Information is crucial to advocacy, especially in a lesser-known issue like gender and the death penalty. In recent years, abolitionist civil society have collected and compiled some data on the presence of women sentenced to death around the world. However, it is glaringly insufficient. We still have no information on the presence of women on death row in 8 countries and among the 42 countries where women are currently on death row, there are 12 retentionist countries with no precise data on the number of women on death row. 

Even in countries where we do have some data, we do not have critical information on the background of women sentenced to death, including the crime(s) of conviction and their relationships with the victim/s or codefendant/s. CEDAW and other treaty bodies have a huge role in filling this crucial data gap.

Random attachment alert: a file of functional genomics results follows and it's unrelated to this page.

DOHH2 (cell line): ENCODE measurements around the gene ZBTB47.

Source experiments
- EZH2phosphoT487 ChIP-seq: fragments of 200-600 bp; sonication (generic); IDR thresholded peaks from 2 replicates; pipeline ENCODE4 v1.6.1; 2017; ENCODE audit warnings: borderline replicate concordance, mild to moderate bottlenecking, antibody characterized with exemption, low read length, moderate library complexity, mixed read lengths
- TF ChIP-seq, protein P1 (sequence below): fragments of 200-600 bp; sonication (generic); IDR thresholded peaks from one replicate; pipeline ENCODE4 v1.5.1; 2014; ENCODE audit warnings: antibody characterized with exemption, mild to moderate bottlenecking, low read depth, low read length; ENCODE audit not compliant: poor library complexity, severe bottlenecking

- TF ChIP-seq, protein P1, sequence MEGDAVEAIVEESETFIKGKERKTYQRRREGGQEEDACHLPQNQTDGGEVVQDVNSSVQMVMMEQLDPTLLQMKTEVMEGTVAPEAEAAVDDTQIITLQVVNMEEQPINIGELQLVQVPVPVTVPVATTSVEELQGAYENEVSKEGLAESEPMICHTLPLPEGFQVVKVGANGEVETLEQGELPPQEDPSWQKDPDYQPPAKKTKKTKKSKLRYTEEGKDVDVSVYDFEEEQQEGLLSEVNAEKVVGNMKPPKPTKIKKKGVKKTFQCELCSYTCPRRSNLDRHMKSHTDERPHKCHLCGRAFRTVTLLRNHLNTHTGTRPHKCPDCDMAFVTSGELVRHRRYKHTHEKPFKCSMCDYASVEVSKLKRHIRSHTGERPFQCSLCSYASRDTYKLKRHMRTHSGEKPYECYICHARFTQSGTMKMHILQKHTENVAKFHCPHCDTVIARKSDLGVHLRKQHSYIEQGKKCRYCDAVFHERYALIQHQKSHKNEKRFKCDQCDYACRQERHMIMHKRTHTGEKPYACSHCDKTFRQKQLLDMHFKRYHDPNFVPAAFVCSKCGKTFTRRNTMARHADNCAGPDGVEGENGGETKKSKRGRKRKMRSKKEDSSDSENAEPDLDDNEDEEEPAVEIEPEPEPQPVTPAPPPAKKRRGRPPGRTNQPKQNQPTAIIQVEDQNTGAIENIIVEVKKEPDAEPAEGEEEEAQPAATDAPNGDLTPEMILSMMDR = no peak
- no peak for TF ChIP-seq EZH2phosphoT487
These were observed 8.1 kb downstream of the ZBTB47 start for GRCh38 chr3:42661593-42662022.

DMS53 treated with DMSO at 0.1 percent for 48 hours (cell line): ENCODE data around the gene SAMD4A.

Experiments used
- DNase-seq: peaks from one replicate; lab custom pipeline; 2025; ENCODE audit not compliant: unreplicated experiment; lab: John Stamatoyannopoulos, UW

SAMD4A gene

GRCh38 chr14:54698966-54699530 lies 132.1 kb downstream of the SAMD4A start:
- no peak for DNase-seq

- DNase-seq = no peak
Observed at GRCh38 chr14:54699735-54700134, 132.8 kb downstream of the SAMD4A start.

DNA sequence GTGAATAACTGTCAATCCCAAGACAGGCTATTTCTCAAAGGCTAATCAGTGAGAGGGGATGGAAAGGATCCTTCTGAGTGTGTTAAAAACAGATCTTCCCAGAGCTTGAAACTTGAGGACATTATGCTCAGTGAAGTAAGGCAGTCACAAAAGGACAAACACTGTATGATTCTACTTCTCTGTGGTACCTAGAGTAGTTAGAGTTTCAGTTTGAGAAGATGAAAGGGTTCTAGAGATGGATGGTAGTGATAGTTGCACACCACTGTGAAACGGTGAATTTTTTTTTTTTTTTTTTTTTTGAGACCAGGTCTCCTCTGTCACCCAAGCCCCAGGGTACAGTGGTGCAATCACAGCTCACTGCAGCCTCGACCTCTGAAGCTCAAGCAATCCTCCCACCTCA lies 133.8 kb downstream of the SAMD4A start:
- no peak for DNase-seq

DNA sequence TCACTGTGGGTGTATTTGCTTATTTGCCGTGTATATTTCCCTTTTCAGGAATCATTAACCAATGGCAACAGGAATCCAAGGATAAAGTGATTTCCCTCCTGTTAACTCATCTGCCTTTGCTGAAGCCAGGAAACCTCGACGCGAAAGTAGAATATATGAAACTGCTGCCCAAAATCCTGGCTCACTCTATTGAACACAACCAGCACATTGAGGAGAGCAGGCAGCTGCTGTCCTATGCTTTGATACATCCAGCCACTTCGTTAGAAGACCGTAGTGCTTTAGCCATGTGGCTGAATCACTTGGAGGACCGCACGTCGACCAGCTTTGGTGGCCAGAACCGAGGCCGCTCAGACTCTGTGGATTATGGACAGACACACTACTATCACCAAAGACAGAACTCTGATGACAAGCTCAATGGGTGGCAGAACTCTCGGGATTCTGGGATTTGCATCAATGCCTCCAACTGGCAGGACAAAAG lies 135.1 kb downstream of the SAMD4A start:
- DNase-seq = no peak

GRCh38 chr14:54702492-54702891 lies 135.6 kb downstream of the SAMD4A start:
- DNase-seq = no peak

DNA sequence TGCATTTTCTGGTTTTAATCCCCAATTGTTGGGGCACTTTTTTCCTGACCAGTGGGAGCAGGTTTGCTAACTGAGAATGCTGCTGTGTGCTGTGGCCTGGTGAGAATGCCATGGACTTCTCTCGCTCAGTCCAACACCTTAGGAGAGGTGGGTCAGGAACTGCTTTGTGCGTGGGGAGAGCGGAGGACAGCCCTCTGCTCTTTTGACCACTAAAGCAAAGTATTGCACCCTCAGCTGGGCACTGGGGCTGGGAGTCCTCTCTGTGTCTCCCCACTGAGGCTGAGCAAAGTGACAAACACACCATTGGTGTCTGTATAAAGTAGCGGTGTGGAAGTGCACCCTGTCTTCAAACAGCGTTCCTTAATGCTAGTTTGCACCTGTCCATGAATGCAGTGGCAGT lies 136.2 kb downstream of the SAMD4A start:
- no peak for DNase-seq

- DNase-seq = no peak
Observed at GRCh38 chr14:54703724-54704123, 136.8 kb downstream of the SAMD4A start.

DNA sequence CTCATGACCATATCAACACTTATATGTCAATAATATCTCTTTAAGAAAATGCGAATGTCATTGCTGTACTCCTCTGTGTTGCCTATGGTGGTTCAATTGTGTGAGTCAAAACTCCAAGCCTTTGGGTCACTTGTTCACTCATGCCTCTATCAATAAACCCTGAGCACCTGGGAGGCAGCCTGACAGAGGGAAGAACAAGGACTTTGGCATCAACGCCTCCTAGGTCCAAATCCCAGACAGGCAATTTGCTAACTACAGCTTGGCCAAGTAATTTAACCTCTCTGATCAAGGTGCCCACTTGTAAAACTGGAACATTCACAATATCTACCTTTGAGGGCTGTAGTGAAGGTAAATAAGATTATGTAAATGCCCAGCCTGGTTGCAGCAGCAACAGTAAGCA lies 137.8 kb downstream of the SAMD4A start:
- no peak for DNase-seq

CEDAW should center an intersectional approach to abolition.

As shown by CCDPW’s 2021 research report, in countries where we do have data, it is clear that most women sentenced to death are from racial or ethnical minorities, are non-literate, come from economically deprived backgrounds, have mental and intellectual disabilities and have experience gender-based violence. Their backgrounds often shed a light on what leads them to commit serious crimes. 

According to Amnesty International, in Malaysia, out of all women on death row, 85% are foreign nationals, and all but one are accused of drug-related crimes. As Chow Ying shared, these women migrated to Malaysia for better economic conditions. Most often, they do not know that they are trafficking drugs. They are easily recruited as they are in a difficult economic situation and in desperate conditions.